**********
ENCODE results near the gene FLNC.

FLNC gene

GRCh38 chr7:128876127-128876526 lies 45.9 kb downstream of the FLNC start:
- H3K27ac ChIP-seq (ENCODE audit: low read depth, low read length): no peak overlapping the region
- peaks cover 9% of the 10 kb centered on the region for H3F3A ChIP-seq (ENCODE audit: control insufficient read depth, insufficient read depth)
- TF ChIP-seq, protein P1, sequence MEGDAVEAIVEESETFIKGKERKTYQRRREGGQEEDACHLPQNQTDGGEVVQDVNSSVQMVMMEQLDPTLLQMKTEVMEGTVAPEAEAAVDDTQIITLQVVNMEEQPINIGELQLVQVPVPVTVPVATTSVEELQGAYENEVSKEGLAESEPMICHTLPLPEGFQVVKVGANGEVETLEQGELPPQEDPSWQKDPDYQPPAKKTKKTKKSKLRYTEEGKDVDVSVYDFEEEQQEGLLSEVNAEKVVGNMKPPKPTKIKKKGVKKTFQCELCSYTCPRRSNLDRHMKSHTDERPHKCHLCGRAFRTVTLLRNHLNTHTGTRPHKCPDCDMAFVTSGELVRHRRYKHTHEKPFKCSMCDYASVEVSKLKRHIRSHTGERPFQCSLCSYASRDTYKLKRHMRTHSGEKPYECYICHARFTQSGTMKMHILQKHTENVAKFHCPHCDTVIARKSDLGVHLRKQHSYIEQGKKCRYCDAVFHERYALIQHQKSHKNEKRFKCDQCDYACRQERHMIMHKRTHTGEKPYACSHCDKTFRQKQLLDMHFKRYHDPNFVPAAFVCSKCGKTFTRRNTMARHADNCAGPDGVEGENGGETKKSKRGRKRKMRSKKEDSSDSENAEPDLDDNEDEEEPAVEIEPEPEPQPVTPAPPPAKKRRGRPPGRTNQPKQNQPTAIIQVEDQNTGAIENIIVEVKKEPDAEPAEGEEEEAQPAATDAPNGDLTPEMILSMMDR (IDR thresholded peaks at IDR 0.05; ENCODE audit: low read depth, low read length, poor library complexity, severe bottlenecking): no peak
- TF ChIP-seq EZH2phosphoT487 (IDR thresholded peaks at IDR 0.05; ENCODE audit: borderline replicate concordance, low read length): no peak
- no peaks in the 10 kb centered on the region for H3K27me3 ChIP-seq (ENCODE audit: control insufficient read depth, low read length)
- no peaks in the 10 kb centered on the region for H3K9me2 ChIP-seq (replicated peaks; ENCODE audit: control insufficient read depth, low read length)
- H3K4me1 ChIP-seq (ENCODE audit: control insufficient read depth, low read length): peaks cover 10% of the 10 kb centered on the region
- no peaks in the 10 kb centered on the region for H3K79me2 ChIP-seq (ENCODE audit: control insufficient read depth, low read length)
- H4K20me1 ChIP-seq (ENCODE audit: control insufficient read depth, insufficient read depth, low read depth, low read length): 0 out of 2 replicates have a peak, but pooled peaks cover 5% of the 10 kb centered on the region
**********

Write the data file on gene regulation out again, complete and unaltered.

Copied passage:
ENCODE results near the gene FLNC.

FLNC gene

GRCh38 chr7:128876127-128876526 lies 45.9 kb downstream of the FLNC start:
- H3K27ac ChIP-seq (ENCODE audit: low read depth, low read length): no peak overlapping the region
- peaks cover 9% of the 10 kb centered on the region for H3F3A ChIP-seq (ENCODE audit: control insufficient read depth, insufficient read depth)
- TF ChIP-seq, protein P1, sequence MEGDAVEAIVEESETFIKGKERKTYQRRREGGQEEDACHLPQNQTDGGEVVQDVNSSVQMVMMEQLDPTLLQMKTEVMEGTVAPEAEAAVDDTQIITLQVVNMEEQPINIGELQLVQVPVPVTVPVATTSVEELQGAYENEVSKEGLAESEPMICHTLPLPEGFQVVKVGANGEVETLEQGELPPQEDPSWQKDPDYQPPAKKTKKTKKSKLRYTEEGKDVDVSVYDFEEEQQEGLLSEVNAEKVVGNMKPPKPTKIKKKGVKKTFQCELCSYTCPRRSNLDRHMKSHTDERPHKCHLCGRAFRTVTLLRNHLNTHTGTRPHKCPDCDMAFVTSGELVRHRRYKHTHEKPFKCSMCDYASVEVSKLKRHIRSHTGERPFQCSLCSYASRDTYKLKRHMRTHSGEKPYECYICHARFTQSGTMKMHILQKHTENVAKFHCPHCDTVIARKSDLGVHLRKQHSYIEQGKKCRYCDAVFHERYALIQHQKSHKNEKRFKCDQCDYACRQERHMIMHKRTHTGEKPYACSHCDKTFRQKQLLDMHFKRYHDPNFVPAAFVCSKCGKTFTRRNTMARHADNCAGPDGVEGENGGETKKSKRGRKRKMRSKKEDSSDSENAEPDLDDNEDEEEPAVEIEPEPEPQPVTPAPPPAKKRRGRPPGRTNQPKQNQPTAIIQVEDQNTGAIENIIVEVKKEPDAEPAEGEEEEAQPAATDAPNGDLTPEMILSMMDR (IDR thresholded peaks at IDR 0.05; ENCODE audit: low read depth, low read length, poor library complexity, severe bottlenecking): no peak
- TF ChIP-seq EZH2phosphoT487 (IDR thresholded peaks at IDR 0.05; ENCODE audit: borderline replicate concordance, low read length): no peak
- no peaks in the 10 kb centered on the region for H3K27me3 ChIP-seq (ENCODE audit: control insufficient read depth, low read length)
- no peaks in the 10 kb centered on the region for H3K9me2 ChIP-seq (replicated peaks; ENCODE audit: control insufficient read depth, low read length)
- H3K4me1 ChIP-seq (ENCODE audit: control insufficient read depth, low read length): peaks cover 10% of the 10 kb centered on the region
- no peaks in the 10 kb centered on the region for H3K79me2 ChIP-seq (ENCODE audit: control insufficient read depth, low read length)
- H4K20me1 ChIP-seq (ENCODE audit: control insufficient read depth, insufficient read depth, low read depth, low read length): 0 out of 2 replicates have a peak, but pooled peaks cover 5% of the 10 kb centered on the region